Book review of the Café Boulud Cookbook by Daniel Boulud

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Review
 
Cafe Boulud Cookbook by Daniel Boulud
Cookbook

Reviewed By

Sue Dyson and Roger McShane

Café Boulud is a special place for food lovers. The food is 'real'. It is not overworked or over processed. The true flavours shine through.
The spirit of the restaurant has been captured in this excellent book that has been co-written by Dorrie Greenspan.
As with the restaurant, the book is divided into the menu's four sections - la tradition, la saison, le voyage and le potager. These allow people to order from a traditional French menu, a seasonal menu that highlights the best of the season's produce, a menu that highlights food from other cultures (mainly Spain and China when the book was written, but the restaurant menu now also travels to Vietnam and Mexico among others) and the final one highlighting vegetarian options.
The recipe descriptions are very detailed which helps in executing them in the home kitchen. However, none of them are at all daunting because the descriptions are so good it is easy to implement them. Each recipe is also matched to a wine style to maximise the enjoyment of the dish.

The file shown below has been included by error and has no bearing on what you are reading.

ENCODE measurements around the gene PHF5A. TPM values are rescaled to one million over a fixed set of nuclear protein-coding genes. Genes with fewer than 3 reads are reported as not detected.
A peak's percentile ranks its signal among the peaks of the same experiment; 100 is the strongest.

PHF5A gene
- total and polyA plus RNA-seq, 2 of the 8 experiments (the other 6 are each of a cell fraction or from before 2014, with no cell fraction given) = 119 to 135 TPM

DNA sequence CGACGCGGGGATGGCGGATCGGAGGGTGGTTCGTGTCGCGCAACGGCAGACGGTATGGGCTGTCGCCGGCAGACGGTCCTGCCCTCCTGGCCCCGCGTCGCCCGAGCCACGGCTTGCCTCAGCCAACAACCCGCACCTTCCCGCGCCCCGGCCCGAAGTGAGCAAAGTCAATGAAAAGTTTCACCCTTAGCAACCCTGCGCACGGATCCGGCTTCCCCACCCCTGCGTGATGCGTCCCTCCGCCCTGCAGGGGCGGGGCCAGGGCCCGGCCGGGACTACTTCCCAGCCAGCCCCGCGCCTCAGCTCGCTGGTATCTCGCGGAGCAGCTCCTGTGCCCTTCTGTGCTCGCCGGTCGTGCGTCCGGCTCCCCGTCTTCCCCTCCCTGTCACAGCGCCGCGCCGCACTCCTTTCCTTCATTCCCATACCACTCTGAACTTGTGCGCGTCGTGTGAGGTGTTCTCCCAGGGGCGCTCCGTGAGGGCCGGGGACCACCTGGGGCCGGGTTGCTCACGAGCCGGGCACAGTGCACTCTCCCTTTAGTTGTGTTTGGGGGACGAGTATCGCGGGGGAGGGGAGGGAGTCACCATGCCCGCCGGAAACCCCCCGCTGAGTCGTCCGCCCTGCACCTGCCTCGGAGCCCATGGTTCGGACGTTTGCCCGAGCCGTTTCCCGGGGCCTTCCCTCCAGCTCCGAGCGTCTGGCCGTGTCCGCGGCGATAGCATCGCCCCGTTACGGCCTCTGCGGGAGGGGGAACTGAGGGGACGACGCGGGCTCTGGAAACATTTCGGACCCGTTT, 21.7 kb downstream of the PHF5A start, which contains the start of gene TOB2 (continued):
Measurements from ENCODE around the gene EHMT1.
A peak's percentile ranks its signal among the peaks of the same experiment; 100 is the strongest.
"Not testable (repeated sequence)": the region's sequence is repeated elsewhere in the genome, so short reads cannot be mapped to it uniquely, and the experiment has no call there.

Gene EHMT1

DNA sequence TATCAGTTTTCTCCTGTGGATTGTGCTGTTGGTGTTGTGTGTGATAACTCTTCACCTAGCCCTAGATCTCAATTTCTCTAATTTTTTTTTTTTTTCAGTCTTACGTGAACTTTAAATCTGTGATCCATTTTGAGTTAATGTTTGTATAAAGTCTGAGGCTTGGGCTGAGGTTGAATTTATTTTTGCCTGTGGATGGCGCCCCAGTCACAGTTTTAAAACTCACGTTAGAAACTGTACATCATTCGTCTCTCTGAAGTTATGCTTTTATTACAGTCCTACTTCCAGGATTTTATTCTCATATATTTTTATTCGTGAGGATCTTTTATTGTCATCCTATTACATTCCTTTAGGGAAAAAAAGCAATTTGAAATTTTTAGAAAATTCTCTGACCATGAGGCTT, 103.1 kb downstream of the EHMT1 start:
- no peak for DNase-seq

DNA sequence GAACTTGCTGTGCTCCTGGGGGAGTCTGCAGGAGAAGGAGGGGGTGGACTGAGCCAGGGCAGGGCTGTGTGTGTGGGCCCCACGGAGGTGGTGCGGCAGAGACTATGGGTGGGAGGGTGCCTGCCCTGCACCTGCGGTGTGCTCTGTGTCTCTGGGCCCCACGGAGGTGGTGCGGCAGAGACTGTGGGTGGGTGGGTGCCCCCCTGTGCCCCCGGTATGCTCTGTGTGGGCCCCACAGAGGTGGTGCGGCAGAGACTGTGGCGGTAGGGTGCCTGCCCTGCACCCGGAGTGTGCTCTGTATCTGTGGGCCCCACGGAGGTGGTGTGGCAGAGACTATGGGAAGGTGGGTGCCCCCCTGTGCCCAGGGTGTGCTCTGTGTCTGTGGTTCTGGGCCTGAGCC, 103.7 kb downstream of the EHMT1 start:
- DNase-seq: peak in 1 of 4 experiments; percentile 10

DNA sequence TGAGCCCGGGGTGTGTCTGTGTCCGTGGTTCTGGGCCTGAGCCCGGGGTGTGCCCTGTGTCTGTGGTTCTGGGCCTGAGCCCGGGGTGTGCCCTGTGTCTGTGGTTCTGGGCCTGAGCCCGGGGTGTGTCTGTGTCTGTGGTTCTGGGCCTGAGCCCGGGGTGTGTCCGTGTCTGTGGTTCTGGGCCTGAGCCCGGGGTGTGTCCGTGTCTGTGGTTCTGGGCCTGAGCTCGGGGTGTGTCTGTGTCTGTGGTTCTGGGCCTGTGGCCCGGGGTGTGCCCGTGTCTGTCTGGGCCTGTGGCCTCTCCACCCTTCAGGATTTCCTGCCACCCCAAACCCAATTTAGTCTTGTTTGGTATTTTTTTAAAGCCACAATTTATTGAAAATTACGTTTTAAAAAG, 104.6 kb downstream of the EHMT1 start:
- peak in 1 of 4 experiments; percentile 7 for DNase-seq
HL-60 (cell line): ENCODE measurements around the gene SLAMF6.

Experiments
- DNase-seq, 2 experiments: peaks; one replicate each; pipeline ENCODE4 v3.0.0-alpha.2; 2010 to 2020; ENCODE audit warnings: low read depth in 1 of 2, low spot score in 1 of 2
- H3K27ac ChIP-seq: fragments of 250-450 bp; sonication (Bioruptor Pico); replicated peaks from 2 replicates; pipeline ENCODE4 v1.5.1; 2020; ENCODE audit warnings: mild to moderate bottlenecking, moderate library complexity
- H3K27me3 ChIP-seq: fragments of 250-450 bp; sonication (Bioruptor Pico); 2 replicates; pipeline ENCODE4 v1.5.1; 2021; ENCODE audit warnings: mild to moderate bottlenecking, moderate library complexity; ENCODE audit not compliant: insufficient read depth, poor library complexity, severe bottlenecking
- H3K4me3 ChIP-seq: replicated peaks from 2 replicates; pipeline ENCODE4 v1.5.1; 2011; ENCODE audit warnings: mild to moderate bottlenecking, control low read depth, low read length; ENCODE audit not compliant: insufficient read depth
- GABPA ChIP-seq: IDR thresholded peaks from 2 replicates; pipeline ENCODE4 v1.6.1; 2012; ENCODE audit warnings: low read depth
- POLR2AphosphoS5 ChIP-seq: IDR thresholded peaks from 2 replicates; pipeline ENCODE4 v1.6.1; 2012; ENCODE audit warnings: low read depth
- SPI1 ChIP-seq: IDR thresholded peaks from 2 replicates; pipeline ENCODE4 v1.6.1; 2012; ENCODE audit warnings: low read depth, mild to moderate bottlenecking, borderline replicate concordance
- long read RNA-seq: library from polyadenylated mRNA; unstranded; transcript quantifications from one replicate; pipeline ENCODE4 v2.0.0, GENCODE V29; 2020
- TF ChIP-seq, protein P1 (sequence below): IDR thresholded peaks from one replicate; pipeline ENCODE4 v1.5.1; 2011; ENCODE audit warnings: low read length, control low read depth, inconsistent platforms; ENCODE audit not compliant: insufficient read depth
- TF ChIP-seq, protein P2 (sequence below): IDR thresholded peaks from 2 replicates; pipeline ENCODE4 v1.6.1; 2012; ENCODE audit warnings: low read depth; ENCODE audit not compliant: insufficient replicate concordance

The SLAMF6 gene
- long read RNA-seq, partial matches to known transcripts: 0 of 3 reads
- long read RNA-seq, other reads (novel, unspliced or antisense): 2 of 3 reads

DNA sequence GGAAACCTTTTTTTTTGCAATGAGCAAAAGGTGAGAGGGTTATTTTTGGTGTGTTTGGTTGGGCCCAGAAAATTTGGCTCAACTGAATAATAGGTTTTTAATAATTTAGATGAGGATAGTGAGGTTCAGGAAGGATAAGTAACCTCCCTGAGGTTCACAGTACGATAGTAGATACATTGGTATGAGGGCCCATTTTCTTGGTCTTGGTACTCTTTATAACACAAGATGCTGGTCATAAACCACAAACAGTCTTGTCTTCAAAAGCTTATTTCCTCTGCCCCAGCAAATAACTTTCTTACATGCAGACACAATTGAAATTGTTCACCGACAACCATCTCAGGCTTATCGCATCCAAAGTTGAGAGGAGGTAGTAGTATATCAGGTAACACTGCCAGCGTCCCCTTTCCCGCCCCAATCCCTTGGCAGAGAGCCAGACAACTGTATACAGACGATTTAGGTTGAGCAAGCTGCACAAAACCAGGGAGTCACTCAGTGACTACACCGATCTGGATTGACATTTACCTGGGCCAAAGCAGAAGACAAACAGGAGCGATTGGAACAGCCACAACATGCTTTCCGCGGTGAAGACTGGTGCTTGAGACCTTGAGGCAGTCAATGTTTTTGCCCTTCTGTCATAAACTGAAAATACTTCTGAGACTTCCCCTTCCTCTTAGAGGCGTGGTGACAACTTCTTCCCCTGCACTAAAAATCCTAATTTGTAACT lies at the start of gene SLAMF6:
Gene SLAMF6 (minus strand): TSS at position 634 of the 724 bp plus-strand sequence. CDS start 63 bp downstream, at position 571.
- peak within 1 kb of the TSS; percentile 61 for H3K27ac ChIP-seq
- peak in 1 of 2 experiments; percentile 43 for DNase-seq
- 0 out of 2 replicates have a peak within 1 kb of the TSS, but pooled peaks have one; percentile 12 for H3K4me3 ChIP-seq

One of the first recipes is Potage Parisien with Sorrel Cream which is basically a simple, yet delicious, potato and leek soup lifted to new heights through the addition of a tangy sorrel purée.
The next time sorrel makes an appearance in the recipes is for the classic Troigros dish of flash-cooked salmon with a sorrel sauce. Boulud spends some time telling the story of the invention of this dish in the Troigros restaurant in Roanne and the fuss it caused as the harbinger of nouvelle cuisine. Once again this recipe is quite straight-forward except for the thin-slicing of the salmon fillets. The acidic sourness of the sorrel combined with the richness of the cream makes a perfect accompaniment to the almost-raw salmon.
We were also delighted to find a recipe for the wonderful Tarte Tropézienne that we have admired on our trips through Provence (it was invented in St Tropez). He also provides another recipe that we love from this area, namely the sweet tart made from Swiss Chard (we can still taste the one we sampled at La Merenda in Nice on our latest trip!).
He then moves on to seasonal dishes with one for braised brisket with turnips and onions being a wonderful winter warmer.
In le voyage you can try Asian-style chicken soup or duck dumplings in broth or a lovely white gazpacho made from grapes. In le potager there is a plethora of recipes for those who prefer their dishes without meat (an oven roasted vegetable casserole is given flavour through the caramelisation process that occurs when the vegetables are roasted).
Overall this is a wonderful book that has been designed for home cooking - Boulud is a great communicator as well as a great chef.
 
     
   
     


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